The Egyptian authorities have arrested an engineer who works at the country's nuclear energy agency for spying for Israel, state prosecutors said.
Egypt hopes to have a power station of its own by 10 years
Prosecutor Hisham Badawi told a news conference the Egyptian national had taken reports from his workplace with the aim of exchanging them for money.
Two foreign nationals are also wanted by the authorities, prosecutors said.
Egypt has a small atomic reactor for research purposes but recently unveiled plans for a civilian nuclear programme.
Israel has denied that the Egyptian engineer was spying for it.
He was arrested on 18 February, but news of his detention was withheld until the investigation was completed, prosecutors said.
A government statement named him as Muhammad Sayed Saber Ali, 35. The foreign nationals were named as Irishman Brian Peter and Shiro Izo of Japan.
Egypt is a signatory to the Nuclear Non-Proliferation Treaty, which allows countries to build nuclear power stations under international supervision.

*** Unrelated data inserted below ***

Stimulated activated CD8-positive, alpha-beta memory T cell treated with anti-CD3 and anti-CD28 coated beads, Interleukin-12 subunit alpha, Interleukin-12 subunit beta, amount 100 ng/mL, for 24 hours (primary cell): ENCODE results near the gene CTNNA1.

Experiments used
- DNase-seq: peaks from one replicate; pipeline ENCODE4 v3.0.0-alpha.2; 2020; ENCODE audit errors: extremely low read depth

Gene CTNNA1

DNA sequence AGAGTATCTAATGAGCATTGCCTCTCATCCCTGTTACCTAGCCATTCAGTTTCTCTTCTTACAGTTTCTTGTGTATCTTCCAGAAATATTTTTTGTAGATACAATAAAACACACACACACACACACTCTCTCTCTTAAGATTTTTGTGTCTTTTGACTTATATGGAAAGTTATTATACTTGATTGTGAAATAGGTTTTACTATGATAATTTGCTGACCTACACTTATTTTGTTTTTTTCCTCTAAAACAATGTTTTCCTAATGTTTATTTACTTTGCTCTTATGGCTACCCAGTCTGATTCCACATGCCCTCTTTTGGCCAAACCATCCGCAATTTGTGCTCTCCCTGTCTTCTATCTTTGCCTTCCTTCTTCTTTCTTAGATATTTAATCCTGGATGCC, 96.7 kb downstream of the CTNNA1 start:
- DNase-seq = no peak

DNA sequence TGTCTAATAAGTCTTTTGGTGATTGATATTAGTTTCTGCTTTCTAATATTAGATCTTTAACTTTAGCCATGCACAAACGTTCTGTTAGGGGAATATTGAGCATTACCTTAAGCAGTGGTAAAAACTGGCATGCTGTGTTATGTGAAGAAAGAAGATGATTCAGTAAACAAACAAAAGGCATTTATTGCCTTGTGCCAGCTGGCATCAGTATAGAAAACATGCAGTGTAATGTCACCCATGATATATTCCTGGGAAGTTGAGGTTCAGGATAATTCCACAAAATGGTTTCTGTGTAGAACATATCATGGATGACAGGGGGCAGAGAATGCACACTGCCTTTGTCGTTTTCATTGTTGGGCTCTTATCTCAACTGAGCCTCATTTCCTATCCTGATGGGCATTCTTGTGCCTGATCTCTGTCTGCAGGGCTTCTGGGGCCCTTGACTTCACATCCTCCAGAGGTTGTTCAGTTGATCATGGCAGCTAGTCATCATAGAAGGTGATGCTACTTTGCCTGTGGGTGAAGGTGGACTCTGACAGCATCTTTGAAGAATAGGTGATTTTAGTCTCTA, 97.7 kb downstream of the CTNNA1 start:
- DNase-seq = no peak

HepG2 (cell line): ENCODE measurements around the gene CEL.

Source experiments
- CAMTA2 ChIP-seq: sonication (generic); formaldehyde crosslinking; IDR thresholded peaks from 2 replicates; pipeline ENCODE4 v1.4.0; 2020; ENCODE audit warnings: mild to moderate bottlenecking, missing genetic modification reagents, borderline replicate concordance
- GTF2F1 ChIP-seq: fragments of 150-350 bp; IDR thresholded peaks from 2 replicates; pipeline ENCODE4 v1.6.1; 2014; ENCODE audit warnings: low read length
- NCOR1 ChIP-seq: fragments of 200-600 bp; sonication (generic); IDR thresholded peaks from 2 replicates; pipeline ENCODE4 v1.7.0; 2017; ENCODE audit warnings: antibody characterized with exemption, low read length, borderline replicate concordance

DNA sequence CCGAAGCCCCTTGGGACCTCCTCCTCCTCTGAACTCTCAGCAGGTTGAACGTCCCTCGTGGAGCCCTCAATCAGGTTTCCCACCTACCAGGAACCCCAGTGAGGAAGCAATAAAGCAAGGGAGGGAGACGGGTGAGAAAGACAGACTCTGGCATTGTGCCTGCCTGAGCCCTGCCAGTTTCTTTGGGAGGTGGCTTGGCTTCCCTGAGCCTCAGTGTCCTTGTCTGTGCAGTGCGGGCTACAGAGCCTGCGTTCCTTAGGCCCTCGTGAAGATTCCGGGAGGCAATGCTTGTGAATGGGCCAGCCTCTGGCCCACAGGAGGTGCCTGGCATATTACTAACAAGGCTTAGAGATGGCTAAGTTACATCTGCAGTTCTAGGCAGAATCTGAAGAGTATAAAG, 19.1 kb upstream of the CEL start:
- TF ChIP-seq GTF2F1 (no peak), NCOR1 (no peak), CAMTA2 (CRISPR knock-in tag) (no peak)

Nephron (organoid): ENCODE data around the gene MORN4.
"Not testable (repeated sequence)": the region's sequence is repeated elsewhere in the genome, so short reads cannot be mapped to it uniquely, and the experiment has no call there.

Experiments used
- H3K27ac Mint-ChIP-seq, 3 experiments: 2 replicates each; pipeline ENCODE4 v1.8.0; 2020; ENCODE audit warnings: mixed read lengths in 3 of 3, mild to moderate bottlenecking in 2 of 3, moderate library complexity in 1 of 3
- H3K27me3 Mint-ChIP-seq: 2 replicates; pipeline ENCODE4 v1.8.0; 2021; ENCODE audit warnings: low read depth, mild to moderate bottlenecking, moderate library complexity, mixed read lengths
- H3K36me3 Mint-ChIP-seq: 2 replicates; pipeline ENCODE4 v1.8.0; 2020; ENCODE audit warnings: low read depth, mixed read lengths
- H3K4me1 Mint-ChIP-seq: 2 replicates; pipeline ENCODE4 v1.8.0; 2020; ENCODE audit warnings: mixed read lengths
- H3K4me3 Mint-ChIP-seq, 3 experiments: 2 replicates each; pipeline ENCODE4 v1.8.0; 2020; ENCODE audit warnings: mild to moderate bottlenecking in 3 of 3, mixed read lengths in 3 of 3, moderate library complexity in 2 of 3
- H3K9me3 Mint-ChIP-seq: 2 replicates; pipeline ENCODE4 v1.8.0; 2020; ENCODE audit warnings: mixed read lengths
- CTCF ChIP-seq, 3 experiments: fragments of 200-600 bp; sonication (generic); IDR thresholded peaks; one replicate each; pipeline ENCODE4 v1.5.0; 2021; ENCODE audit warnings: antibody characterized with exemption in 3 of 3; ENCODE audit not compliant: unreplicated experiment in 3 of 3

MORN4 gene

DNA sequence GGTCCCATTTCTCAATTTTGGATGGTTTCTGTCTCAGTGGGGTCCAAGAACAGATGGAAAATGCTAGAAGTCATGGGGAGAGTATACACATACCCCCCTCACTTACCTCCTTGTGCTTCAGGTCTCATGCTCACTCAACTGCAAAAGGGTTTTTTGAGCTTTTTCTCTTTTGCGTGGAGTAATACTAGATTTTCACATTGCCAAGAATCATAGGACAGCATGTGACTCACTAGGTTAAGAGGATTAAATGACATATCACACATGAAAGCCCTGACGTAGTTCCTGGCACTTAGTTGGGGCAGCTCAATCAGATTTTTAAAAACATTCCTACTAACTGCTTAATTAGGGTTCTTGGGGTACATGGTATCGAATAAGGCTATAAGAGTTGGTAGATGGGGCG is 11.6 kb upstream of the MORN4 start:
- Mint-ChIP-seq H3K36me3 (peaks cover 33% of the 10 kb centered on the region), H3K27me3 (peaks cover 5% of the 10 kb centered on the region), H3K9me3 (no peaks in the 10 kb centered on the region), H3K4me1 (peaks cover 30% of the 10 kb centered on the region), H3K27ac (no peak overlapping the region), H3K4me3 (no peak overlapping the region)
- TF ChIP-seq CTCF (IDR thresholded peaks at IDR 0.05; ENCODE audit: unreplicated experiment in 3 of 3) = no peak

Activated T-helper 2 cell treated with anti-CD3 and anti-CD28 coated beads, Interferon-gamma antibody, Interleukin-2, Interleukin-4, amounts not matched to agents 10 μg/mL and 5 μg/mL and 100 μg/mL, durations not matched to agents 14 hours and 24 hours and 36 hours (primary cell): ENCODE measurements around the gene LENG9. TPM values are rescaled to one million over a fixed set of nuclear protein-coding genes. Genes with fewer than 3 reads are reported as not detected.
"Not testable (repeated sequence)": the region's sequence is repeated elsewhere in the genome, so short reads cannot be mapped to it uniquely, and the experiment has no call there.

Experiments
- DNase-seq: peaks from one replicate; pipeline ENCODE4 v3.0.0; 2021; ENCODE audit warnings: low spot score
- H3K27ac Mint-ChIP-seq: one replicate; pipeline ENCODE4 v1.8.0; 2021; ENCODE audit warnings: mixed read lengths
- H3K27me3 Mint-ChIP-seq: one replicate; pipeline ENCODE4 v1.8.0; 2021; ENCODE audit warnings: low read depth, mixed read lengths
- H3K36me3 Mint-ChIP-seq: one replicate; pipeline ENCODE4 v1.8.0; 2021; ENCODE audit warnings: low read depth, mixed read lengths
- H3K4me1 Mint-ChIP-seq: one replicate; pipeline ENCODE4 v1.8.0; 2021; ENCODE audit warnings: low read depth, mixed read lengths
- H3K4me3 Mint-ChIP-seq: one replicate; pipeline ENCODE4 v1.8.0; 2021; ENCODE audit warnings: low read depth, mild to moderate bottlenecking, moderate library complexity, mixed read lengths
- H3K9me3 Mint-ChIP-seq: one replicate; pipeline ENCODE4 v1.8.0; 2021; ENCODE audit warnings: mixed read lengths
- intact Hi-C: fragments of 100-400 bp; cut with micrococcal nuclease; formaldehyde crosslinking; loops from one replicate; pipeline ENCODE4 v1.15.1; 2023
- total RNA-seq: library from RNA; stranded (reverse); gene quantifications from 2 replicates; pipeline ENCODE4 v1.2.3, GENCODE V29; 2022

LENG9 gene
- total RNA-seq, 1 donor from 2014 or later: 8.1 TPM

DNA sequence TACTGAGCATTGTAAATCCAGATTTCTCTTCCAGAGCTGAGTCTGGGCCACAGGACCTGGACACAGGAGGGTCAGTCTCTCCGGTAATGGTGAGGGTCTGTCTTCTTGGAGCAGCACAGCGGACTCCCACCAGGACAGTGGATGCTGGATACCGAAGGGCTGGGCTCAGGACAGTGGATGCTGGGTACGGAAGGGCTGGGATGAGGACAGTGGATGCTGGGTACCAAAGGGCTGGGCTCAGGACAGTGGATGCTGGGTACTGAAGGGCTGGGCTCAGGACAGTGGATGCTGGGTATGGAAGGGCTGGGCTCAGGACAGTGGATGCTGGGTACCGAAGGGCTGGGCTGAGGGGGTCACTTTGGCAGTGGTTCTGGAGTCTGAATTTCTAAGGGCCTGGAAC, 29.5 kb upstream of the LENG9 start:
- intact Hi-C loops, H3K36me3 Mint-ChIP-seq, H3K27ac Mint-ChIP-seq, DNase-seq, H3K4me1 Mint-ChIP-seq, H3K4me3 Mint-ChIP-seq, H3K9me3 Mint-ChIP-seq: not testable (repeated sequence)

Israel is not a signatory and is believed to be the only state in the region with a nuclear arsenal, though it maintains a position of "ambiguity" on its nuclear weapons.
The two countries ended decades of hostility with the Camp David accords in the late 1970s, but ties have been put under strain over a string of espionage cases.
Last September, Egypt said it wanted to revive its nuclear power programme, which was frozen 20 years ago following the Chernobyl disaster in the Soviet Union.
Demand for electricity has been growing in Egypt at an average rate of 7% a year and the country faces worsening power shortages.